– Where transit goes: Workers use transit to get to jobs in a multitude of locations that do not possess the built environment characteristics long thought to be important by most scholars in determining transit ridership, according to a new study by Florida State University researchers Jeffrey Brown and Gregory Thompson. A destination can be pedestrian-friendly, mixed-use and aesthetically pleasing, but if there aren’t the right kinds of jobs in these places, hoped-for ridership will not materialize, they conclude. “Before we try to change the built environment, we need to make sure transit takes riders where they need to go. The emphasis on making transit trips direct and linking riders to employment centers, which tend to be located in suburban locations, are two important lessons for agencies seeking to increase ridership.” Source: Surface Transportation Innovations
– T-SPLOST update: The debate over the upcoming vote on a regional penny sales tax for transportation is heating up as July 31 approaches If you missed coverage of the study the Foundation released analyzing the July 31 referendum, find the commentary and study at www.georgiapolicy.org and view the event video here: www.youtube.com/watch?v=OKkUC7qfVto&feature=plcp.
– July 12: Mark your calendar for the Friedman Legacy for Freedom Luncheon, an event in Gainesville, Ga., that will feature school choice expert Jay Greene. Last year, 85 events spanning six countries, 45 states and the District of Columbia were held to mark the birthday of the late Milton Friedman.
– September 21: Save the date! The Foundation’s third annual Georgia Legislative Policy Briefing will be held in Atlanta on Friday, September 21. Please note that the event venue has changed to the Atlanta Hilton/Marietta Conference Center. Details to follow. Past events have featured Wall Street Journal editorial board member Steve Moore, Texas Gov. Rick Perry and Home Depot co-founder Bernie Marcus.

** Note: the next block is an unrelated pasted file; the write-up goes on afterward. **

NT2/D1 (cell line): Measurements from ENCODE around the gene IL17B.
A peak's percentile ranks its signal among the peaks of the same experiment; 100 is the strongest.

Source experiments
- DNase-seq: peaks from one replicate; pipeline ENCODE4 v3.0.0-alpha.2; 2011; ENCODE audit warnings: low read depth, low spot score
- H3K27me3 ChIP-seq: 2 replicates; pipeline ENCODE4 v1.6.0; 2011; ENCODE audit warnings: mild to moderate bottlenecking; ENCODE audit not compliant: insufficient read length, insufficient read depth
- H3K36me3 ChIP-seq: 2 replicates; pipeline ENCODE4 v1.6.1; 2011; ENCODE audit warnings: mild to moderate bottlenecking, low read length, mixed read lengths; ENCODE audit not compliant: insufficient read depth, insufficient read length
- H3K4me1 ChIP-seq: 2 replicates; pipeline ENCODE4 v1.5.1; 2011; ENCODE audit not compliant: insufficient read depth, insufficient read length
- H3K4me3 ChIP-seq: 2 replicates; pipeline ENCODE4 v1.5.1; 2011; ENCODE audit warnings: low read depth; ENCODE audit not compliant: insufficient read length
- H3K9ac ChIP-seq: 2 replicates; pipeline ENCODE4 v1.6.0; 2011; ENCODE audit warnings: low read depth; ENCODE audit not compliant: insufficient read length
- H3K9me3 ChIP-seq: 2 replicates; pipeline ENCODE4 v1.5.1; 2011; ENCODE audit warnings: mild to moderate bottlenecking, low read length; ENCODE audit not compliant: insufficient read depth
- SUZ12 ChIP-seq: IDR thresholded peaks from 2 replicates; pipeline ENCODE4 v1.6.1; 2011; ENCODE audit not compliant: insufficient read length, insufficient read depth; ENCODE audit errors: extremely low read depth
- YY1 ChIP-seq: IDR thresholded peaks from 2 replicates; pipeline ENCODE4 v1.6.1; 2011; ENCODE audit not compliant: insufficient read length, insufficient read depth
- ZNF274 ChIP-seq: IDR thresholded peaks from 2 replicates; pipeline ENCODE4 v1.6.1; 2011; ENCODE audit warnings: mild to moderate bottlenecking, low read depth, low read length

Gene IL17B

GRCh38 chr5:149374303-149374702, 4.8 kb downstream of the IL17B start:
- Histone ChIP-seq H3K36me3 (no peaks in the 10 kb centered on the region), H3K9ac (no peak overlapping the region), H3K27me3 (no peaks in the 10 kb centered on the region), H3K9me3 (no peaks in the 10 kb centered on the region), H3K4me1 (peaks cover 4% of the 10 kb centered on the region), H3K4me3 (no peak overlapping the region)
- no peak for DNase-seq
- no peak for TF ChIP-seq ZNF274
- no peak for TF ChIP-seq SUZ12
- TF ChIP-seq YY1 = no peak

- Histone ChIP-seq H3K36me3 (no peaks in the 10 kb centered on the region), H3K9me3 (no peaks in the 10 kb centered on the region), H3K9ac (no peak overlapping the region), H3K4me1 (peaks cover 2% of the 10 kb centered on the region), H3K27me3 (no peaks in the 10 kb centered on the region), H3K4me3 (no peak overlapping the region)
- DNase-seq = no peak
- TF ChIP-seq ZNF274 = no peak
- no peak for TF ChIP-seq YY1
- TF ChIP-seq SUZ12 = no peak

- Wrong for women: As Americans await the U.S. Supreme Court ruling on whether President Obama’s signature health-care overhaul will pass muster, Grace-Marie Turner of the Galen institute calls the law "an assault on women’s freedom." Writing in National Review Online, Turner gives 10 reasons that the law will drive up women's health-care costs, deprive them of choices, and make it harder for them to find doctors for their families. Read more here: http://tinyurl.com/coa4d5a
– This week in The Forum: In her Checking Up On Health blog post in The Forum, the Foundation’s Benita Dodd writes that the rate of Medicaid spending growth is outpacing education spending, but Georgia is benefiting from the efficiencies of Georgia’s Medicaid Care Management Organizations. Forum Editor Mike Klein writes about Kaiser Permanente four-year-long journey to reinvent its business and medical practice models in Georgia. Read these and other recent Foundation articles and posts on The Forum at http://forum.georgiapolicy.org/.
– Twitter: The Foundation has nearly 700 Twitter followers. Get your daily Foundation Fix by following us at www.twitter.com/gppf!
– Facebook: The Foundation’s Facebook page has daily policy updates and event photo albums. We’re at 1,592 friends of freedom on facebook.com/GeorgiaPolicy. Help us reach 2,000: Join us, “like” us and invite your friends to “like” us, too!
– Visit www.georgiapolicy.org to read the Foundation’s latest commentary, “No Reason to Panic Over Supreme Court Decision.”
Have a great weekend.
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The best way to make a lasting impact on public policy is to change public opinion. When you change the beliefs of the people; the politicians and political parties change with them.